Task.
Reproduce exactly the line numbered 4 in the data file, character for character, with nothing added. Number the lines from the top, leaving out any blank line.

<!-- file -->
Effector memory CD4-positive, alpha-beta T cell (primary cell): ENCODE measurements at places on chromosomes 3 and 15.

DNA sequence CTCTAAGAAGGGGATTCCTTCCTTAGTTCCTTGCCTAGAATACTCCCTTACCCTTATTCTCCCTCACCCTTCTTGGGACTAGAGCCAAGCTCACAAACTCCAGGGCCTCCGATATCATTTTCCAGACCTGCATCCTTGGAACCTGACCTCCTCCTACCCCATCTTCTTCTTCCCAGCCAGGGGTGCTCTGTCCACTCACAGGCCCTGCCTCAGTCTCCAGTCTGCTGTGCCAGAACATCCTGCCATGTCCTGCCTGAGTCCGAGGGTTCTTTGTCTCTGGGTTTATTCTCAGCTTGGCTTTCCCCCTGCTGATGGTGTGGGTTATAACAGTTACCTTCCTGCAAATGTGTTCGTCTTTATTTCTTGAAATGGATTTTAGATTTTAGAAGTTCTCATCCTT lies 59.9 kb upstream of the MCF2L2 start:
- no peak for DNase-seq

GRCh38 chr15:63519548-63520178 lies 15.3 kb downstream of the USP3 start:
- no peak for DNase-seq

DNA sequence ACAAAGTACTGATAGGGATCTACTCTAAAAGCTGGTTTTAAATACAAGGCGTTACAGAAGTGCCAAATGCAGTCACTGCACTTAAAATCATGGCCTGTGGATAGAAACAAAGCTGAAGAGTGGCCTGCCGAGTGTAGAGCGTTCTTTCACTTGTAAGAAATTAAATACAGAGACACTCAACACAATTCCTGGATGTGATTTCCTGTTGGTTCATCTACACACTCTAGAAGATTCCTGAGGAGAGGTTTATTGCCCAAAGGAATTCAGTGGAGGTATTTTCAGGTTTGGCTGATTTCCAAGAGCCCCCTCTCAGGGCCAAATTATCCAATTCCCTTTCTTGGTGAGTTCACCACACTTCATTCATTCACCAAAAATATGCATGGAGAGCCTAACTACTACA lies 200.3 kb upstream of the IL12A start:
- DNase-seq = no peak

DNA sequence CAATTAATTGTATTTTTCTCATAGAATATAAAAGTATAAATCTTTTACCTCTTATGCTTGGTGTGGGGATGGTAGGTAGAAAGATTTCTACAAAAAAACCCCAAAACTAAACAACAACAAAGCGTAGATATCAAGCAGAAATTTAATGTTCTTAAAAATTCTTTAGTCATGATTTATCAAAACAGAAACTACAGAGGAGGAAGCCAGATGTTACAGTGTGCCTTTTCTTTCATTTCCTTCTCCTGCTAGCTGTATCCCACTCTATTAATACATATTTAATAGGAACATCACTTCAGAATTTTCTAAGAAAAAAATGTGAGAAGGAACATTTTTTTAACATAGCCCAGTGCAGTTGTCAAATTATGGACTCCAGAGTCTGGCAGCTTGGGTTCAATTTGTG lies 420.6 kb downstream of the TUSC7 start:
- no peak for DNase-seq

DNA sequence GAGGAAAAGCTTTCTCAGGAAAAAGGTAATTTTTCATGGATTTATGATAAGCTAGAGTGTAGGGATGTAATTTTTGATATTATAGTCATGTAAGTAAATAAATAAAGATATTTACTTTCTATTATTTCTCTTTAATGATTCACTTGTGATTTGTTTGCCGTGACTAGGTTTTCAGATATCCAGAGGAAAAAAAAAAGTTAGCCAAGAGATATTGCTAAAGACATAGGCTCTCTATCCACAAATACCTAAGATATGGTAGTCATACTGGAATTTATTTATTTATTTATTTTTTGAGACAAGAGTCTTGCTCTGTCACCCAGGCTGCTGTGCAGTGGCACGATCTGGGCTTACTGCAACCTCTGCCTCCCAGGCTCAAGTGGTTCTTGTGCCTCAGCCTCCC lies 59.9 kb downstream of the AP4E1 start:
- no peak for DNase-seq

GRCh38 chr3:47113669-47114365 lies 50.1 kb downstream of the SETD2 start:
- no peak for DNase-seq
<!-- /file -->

GRCh38 chr15:63519548-63520178 lies 15.3 kb downstream of the USP3 start: